And man created Museum
By KRISTINA GOETZ Columbia News Service | May 04,2005
ANSWERS IN GENESIS / COLUMBIA NEWS SERVICE
Answers in Genesis, the builders of the future Creation Museum near Cincinnati, Ohio, is a Christ-centered ministry dedicated to upholding the authority of the Bible from the very first verse.
NEW YORK — When a new natural hisory museum opens outside Cincinnati, visitors will find the requisite fossils and DNA exhibits, an 84-seat planetarium and an extensive mineral collection.
But museumgoers will also discover some exhibits few have encountered before: a blueprint for Noah's ark, a special effects theater showing humans and dinosaurs walking the earth together and re-creations of the life, death and resurrection of Jesus Christ.
Construction crews and design teams are busy building the $25 million facility, scheduled to open in 2007, called the Creation Museum and Family Discovery Center. It will present what organizers consider the simple but factual account of the history of the world as described in Genesis, the first book of the Old Testament. The Creation story, set in a 95,000-square-foot building off Interstate 275, will serve as the foundation for exhibits in genetics, biology, anthropology, astronomy and other areas.
As public school districts in several states debate the value of teaching evolution in high school classrooms, the museum's creators, a Christian apologetics ministry called Answers in Genesis, say the center provides an alternative viewpoint to the natural science museums across the country.
"This is going to be as good as anyone at Disneyland or Universal Studios could produce," said Ken Ham, president of Answers in Genesis. "But this is not a theme park. This is a teaching center."
Unlike mainstream science, which generally says the universe is billions of years old and that species evolved over millions of years, evangelical Christians, some of them trained scientists, hold that the story in Genesis should be interpreted literally.
For example, they consider the catastrophic flood described in the Bible an actual historic event created by God that killed every land creature that wasn't loaded onto Noah's ark. And, they say, the events described in the story of the Tower of Babel dispersed humans across the planet and split the gene pool and formed cultures with certain features, including different skin colors and eye shapes.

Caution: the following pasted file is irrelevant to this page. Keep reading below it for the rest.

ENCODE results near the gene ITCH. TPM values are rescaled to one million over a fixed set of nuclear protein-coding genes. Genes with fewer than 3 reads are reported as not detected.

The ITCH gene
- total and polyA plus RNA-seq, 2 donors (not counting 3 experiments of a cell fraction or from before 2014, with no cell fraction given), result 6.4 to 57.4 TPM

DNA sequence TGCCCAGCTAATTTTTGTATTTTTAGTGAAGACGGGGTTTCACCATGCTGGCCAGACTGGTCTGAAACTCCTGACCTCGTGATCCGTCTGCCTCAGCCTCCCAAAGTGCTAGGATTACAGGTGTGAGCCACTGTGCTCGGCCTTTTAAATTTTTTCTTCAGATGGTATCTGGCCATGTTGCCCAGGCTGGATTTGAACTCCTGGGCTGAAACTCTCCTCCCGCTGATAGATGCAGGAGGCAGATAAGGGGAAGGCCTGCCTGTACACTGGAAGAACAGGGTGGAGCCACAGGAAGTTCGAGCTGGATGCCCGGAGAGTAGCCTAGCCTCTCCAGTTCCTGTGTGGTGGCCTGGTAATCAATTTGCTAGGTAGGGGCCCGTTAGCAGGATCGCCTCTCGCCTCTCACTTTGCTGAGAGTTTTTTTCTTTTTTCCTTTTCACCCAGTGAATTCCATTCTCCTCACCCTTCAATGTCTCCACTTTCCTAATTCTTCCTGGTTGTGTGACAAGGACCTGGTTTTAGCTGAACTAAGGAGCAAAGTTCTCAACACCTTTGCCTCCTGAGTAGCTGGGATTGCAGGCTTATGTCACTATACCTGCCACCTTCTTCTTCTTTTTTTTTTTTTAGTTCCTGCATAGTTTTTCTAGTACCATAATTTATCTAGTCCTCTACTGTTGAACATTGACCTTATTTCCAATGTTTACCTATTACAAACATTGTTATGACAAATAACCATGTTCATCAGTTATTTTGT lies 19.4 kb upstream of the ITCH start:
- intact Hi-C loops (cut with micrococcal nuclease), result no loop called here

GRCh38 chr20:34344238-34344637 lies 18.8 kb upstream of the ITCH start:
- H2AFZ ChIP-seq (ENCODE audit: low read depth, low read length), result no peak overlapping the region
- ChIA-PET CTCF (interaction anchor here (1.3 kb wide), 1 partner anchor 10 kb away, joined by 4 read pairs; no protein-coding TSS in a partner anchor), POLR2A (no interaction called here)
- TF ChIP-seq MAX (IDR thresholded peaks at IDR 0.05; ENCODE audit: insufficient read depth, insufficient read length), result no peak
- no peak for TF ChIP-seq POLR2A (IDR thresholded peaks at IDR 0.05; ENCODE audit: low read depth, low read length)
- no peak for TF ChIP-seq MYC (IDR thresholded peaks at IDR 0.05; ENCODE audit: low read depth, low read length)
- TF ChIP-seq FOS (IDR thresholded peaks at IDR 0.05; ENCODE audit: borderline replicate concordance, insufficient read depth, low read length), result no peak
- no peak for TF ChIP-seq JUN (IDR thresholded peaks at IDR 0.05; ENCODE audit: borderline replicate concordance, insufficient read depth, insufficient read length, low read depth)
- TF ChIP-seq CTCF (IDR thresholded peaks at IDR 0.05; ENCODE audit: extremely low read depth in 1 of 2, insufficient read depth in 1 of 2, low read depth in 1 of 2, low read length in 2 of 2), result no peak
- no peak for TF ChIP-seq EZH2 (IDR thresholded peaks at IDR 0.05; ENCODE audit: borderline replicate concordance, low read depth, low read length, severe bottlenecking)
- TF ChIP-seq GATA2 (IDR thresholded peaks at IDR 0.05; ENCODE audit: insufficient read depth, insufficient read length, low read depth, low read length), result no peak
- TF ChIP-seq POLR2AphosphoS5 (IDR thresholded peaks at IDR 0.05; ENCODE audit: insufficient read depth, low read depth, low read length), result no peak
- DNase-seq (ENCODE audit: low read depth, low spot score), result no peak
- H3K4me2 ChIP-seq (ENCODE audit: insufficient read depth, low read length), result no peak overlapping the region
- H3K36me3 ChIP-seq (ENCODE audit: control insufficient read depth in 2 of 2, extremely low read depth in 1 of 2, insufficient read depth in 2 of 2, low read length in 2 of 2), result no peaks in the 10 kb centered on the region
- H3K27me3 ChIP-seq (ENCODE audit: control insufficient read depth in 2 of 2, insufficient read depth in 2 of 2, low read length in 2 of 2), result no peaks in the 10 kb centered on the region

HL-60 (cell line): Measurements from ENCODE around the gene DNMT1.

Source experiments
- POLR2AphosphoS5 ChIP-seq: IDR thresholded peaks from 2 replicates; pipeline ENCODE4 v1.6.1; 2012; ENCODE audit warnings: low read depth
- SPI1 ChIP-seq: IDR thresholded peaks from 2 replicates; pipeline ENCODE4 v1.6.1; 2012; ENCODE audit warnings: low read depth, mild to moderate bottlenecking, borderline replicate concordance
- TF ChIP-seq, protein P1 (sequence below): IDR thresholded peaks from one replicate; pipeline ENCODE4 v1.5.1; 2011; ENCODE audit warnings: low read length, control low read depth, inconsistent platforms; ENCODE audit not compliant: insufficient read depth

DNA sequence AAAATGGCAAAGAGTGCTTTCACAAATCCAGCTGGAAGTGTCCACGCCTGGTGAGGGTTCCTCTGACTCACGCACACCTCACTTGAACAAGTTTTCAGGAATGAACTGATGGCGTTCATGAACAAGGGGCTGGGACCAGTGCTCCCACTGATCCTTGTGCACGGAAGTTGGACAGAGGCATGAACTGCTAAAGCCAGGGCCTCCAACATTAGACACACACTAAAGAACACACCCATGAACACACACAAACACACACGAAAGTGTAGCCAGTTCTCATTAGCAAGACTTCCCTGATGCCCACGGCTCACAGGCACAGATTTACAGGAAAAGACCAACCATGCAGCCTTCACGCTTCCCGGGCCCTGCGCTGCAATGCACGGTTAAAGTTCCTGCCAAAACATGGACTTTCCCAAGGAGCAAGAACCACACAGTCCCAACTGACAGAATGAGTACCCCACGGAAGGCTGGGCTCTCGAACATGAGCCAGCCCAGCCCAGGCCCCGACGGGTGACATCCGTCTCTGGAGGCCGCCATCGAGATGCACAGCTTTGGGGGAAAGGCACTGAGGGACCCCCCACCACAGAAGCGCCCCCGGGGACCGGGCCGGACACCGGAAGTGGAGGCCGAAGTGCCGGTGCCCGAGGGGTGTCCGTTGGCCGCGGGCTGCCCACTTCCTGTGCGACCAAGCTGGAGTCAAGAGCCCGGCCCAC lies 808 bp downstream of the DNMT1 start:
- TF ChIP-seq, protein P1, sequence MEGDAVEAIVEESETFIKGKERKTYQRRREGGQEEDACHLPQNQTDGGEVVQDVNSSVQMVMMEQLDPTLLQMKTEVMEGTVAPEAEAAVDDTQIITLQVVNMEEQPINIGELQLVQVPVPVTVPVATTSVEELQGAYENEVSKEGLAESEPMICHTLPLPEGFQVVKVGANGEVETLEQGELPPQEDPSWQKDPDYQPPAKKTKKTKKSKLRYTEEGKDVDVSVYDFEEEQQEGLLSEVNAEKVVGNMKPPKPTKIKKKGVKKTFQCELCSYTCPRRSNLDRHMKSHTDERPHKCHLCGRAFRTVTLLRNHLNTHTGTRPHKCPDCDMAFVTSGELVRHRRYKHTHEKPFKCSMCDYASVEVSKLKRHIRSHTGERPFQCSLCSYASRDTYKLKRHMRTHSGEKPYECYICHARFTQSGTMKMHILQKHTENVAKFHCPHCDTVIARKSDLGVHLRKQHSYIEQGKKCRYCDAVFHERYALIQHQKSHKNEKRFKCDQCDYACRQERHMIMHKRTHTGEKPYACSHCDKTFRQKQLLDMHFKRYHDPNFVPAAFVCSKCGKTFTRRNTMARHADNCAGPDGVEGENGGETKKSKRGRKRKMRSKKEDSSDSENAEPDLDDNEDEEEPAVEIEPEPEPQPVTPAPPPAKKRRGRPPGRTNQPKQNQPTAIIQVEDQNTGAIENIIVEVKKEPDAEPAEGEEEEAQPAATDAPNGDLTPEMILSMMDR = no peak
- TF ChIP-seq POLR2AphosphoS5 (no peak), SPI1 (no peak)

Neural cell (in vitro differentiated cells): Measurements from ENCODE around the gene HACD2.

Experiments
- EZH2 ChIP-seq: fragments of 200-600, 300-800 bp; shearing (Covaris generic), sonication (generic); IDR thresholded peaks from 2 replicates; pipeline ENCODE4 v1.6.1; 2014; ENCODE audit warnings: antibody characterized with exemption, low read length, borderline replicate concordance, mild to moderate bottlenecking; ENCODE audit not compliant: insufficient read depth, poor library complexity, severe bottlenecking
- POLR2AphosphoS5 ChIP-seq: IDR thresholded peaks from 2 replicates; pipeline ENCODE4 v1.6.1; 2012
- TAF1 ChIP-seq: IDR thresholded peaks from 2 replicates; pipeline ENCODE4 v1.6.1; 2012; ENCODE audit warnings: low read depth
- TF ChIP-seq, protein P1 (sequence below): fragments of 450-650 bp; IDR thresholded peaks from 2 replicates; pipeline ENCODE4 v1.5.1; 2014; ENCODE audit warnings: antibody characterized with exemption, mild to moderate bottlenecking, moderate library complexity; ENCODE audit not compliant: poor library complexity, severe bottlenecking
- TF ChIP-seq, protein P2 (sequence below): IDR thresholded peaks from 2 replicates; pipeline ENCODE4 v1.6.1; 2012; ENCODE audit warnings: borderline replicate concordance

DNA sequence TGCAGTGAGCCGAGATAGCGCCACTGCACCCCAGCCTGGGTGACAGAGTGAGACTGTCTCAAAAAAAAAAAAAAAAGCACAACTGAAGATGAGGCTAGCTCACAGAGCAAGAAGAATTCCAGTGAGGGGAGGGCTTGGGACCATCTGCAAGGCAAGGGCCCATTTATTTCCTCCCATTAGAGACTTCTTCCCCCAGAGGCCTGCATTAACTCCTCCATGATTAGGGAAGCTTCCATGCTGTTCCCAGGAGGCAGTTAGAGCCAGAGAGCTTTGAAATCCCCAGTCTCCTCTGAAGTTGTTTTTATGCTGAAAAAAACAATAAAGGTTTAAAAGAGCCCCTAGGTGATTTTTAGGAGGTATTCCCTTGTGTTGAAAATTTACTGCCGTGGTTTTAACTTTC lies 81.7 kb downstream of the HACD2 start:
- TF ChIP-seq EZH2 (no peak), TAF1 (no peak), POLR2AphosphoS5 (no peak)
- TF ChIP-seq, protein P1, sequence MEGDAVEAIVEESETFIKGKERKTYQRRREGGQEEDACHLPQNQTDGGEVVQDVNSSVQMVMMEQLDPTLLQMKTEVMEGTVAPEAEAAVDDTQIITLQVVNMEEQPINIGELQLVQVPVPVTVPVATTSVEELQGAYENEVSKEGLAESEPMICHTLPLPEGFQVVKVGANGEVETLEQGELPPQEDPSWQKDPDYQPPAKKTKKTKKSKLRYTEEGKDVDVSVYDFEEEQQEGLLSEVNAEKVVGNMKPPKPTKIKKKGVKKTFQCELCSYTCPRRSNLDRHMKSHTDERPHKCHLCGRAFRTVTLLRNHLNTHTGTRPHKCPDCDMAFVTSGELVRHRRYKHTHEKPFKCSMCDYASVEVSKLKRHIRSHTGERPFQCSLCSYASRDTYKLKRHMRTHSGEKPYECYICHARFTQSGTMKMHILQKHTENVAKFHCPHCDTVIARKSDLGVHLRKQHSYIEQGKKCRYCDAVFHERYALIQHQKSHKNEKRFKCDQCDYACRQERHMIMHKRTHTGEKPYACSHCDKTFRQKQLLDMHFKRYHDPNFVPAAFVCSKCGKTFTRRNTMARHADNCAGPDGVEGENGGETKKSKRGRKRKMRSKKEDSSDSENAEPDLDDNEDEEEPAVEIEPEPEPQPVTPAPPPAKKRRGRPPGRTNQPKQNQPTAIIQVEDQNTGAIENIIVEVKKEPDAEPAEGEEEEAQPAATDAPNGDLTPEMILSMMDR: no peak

Museum visitors — an estimated 500,000 are expected in the first year alone — will be able to walk through a re-creation of a section of the ark, hear rain coming down and see some of the animals and Noah's family aboard. (Museum officials say the ark would have had the equivalent volume of 522 standard American railroad stock cars, each of which can hold 240 sheep.)
Ham came up with the idea for the museum about 25 years ago, when he saw people in his home country of Australia compromising their faith when it came to evolution. After working for the Institute for Creation Research in San Diego, he and two colleagues bought land outside Cincinnati in 1994 to build a museum and ministry headquarters. Since then, Answers in Genesis has grown into a multimillion-dollar organization that also supports seminars, a magazine and a radio program.
"The ministry has already affected tens of thousands of people," said Mike Zovath, vice president of museum operations. "The museum is just one part of the impact. It's going to bring in people we normally wouldn't reach through seminars."